- Sarah Priestap
- A three-taco plate with carne asada, pork and ahi tuna at Trail Break Taps + Tacos
In White River Junction, the stoke is real. Or it is, at least, for Trail Break Taps + Tacos owner Topher Lyons.
For those unfamiliar with "the stoke," it's the feeling one catches when riding a big wave on a surfboard, or shredding a sweet arc on skis, or hitting the line just right on a mountain bike. It is, in short, the life-affirming ebullience that outdoor enthusiasts find in the mountains and on the water.
Lyons aspires to offer it in the form of tacos and beers at Trail Break, which opened in a bright, clean new building at 129 South Main Street in November.
On the menu are Gnargaritas and Mo-bettah-jitos, along with "vertical eats" (burritos) and "horizontal eats" (tacos). Everything at the restaurant, from the quirky menu language to the bold color scheme to the surf and ski movies projected on a screen near the bar, politely insists that visitors hop on board for the ride.
- Sarah Priestap
- Topher Lyons pouring a pint of River Roost Mas Verde IPA
"I came at this [to provide] a more all-encompassing experience," said Lyons. "The brand, the atmosphere — those things can accentuate the food. I think a lot of restaurants leave quite a bit on the table by not factoring in how the general aesthetics play into the brand."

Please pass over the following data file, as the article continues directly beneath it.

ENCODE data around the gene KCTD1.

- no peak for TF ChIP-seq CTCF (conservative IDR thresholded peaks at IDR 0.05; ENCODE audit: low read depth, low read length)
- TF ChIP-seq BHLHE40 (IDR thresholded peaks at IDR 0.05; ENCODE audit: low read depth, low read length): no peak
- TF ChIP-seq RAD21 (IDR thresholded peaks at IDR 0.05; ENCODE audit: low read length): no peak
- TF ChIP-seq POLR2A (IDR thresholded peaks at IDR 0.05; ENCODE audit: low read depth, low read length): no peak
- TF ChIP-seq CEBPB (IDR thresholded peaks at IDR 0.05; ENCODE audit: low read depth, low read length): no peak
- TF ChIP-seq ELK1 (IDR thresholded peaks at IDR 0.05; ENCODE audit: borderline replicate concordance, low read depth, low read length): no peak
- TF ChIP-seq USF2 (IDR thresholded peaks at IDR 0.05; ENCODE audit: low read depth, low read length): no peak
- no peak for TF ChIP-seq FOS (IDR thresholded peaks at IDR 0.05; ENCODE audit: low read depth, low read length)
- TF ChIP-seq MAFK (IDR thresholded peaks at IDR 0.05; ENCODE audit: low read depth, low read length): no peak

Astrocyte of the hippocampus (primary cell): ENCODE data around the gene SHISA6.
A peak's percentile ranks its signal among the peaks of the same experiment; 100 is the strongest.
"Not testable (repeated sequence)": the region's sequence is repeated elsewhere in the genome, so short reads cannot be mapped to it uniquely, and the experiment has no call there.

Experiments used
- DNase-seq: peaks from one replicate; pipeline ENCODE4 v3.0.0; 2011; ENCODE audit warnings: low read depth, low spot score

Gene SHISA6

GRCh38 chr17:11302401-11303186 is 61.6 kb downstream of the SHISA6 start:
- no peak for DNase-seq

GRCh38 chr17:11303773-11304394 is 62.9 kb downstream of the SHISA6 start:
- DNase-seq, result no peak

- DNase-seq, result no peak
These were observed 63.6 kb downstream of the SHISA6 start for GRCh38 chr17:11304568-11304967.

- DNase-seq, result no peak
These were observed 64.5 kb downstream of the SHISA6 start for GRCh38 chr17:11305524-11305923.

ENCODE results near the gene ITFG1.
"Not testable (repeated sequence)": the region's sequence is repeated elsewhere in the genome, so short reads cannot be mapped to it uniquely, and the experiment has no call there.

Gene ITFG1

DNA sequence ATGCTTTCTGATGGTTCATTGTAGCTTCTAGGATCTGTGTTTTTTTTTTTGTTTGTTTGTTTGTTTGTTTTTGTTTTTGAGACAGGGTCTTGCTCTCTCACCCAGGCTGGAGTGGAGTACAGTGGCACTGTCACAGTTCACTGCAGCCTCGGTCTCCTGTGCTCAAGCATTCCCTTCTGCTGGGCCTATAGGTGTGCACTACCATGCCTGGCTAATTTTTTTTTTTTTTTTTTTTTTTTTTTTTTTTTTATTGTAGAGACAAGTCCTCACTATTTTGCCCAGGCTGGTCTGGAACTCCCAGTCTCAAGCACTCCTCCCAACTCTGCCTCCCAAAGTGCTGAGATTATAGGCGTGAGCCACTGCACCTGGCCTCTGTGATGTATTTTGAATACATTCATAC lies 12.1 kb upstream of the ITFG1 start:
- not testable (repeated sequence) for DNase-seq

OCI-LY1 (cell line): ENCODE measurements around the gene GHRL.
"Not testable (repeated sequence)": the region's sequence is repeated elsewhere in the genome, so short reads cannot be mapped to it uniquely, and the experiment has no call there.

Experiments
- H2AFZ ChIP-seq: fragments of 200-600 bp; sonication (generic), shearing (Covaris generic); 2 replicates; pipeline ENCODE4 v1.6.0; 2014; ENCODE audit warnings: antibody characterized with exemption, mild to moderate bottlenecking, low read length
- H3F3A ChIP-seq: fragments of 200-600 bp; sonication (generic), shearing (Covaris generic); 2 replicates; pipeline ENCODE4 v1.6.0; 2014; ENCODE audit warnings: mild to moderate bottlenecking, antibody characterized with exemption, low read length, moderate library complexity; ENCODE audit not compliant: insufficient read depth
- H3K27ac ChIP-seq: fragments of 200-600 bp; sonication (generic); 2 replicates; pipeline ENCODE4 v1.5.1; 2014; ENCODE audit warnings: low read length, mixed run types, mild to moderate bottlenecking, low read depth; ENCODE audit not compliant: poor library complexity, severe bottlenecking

For $20, you can get a "big-ass bowl" (portioned for two) of a drink called the Hot Box Time Machine, which blends SILO Distillery's maple whiskey with Halyard Brewing's Volcano Juice ginger-beer shandy, Triple Sec, tropical juices, cinnamon and bitters.
Sound good? You gotta sit in the gondola — one of Killington Ski Resort's original four-seater skier cars, painted orange, parked on cinder blocks on the patio — to order it. Consider the drink a reward for crowding into hot, cramped quarters on a breezy afternoon.
On the bright side, it's clutch seating for a rainy day...
But raining it was not last Thursday evening. My husband and I felt lucky to snag the last non-gondola patio table for our 6:30 supper. Most days, I'm told by friends who are regulars, prime-time dinner seats here come with at least a 30-minute wait.
We settled into plastic lawn chairs spray-painted shades of turquoise, orange and lime green. Overhead, a string of Edison bulbs bobbed in the breeze, rigged on cables that convened on a post atop the gondola.